Rapid response for Berkeley Burrowing Owls
By Ilana DeBareQ: What’s more exciting than a new Burrowing Owl roosting site in Berkeley? A: When city officials, park district officials and Audubon activists pull off a super-speedy response to protect the owls!
Golden Gate Bird Alliance’s volunteer docents were thrilled to find Burrowing Owls at a new site in early January — the rip-rap along the Bay Trail in Berkeley where it passes between city-run soccer fields and the shoreline.
Our docents were accustomed to Burrowing Owls along parts of the Berkeley waterfront. Since 2009, they’ve been helping protect and inform the public about the small owl colony that winters in Cesar Chavez Park at the Berkeley Marina.
But these owls were in a slightly different area. Burrowing Owls had historically roosted along the open Berkeley shoreline. Then construction of the Tom Bates Regional Sports Complex in 2008 displaced them. In an attempt at mitigation, government officials set aside some open space for owl habitat in McLaughlin Eastshore State Park at the Albany Plateau. But birds don’t pay attention to Environmental Impact Reports, and the owls never showed up at their designated new home.
Now, suddenly, here was an owl back at the old site – but surrounded by busy night-lit soccer fields, a heavily-trafficked parking lot, and a path filled with people and their unleashed dogs!
When docent Mary Malec reported sighting an owl near the soccer fields, docent coordinator Della Dash sprang into action. She contacted the East Bay Regional Park District, which manages the land as part of McLaughlin Eastshore State Park, and the city of Berkeley, which leases it to operate the sports complex.
“I was pushing for a fence as fast as possible,” Dash said.
And officials responded. Berkeley Parks Superintendent Sue Ferrera ran over to the Berkeley waterfront to look for the owl on Jan. 2nd. She didn’t see it. She went back on Jan. 3rd and found it. The very next morning, Ferrera had a team of park maintenance people in the field, erecting an orange warning fence to keep people and pets away from the bird. Ferrera was there too, making sure that installation of the fence didn’t disturb the owl.
“It scooted over a bit, but Della had said that would be okay: It would scoot over and then probably come back,” said Ferrera. “Then I checked on it an hour or two later, and it was back on its perch.”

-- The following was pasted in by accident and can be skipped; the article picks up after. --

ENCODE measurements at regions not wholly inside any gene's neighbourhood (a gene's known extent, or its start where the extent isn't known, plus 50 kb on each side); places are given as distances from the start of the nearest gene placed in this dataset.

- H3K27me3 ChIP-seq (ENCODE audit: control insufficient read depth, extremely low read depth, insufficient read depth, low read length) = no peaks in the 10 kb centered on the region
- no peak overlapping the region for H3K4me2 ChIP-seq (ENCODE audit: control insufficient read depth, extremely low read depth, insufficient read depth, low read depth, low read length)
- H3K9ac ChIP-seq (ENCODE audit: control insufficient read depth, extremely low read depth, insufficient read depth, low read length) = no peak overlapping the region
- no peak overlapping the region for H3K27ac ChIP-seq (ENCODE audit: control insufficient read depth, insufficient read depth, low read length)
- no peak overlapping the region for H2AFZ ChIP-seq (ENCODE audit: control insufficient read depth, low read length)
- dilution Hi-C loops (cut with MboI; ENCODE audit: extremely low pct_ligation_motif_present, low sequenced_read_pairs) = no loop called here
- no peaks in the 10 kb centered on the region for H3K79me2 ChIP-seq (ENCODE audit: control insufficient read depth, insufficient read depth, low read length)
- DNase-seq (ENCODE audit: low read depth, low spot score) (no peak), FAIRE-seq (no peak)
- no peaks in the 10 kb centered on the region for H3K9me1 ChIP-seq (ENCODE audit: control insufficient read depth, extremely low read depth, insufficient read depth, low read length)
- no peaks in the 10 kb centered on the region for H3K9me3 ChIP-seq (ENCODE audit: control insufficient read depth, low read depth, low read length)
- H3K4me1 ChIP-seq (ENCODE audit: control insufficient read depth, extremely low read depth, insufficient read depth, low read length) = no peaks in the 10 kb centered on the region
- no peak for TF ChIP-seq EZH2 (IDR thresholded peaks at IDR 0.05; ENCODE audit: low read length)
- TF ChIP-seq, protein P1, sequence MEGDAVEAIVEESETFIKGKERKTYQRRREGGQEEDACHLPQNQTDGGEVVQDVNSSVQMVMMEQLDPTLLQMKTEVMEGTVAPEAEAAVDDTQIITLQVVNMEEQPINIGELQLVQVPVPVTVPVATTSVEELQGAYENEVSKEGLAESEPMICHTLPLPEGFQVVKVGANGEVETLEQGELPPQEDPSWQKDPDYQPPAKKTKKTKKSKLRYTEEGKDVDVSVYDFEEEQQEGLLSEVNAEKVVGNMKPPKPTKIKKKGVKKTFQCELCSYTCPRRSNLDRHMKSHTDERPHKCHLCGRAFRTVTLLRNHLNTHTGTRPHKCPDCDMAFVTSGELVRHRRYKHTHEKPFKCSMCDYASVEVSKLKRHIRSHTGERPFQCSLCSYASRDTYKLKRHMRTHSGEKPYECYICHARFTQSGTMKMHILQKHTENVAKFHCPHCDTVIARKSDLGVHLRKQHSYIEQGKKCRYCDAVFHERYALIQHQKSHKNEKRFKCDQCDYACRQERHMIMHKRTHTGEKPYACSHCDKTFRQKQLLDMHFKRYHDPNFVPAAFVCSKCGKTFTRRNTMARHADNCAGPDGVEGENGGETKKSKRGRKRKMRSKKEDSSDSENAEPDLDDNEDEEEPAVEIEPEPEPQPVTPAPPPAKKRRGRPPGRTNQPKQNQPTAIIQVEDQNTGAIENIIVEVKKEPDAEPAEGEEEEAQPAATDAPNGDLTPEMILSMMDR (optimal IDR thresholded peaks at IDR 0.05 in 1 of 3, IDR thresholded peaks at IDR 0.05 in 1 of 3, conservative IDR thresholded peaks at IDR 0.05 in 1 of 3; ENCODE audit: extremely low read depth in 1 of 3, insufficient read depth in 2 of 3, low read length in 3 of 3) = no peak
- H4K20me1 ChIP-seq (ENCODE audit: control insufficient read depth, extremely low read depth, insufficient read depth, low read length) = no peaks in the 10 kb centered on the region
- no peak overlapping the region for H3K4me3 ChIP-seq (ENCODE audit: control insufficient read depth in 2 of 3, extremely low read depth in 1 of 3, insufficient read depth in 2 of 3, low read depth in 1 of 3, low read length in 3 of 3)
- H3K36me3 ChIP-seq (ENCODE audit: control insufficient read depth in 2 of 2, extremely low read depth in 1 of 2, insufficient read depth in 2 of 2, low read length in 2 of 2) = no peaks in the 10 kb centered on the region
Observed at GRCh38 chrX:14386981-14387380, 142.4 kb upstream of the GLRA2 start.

So now the fence is up and the owl is… if not safe, at least a little safer. (The safest thing would be if people would leash their dogs in the area near the owl.)
Golden Gate Bird Alliance docents are expanding their work to include the soccer rip-rap as well as Cesar Chavez Park — monitoring and educating people about the owls in both sites.
We’ll keep our fingers crossed that this busy site can work for the little raptors, who arrive here from summer nest sites ranging from California’s Central Valley to Idaho.
Meanwhile, many thanks to Sue Ferrera and her colleagues at the city of Berkeley — as well as to Doug Bell, Scott Possin and Brad Olsen of East Bay Regional Parks — for such a supportive and speedy response.
“In my wildest dreams I didn’t think it would happen so fast,” said Della Dash. “The city of Berkeley has been so wonderful and collaborative with the whole Burrowing Owl program over the years. This is just a wonderful success story.”
Now… if only we could get our national government to respond with similar speed to larger-scale threats to birds and wildlife.
Or, of course, climate change.
The Burrowing Owl is listed as a Species of Concern in California. The rapid development of its grassland habitat in the Central Valley has led to a steady decline in its population. Burrowing Owls typically weigh about five ounces and stand about 7.5 to 9.8 inches tall.
Golden Gate Bird Alliance docents have reported sighting two Burrowing Owls near the soccer fields this winter, plus another two at Cesar Chavez Park.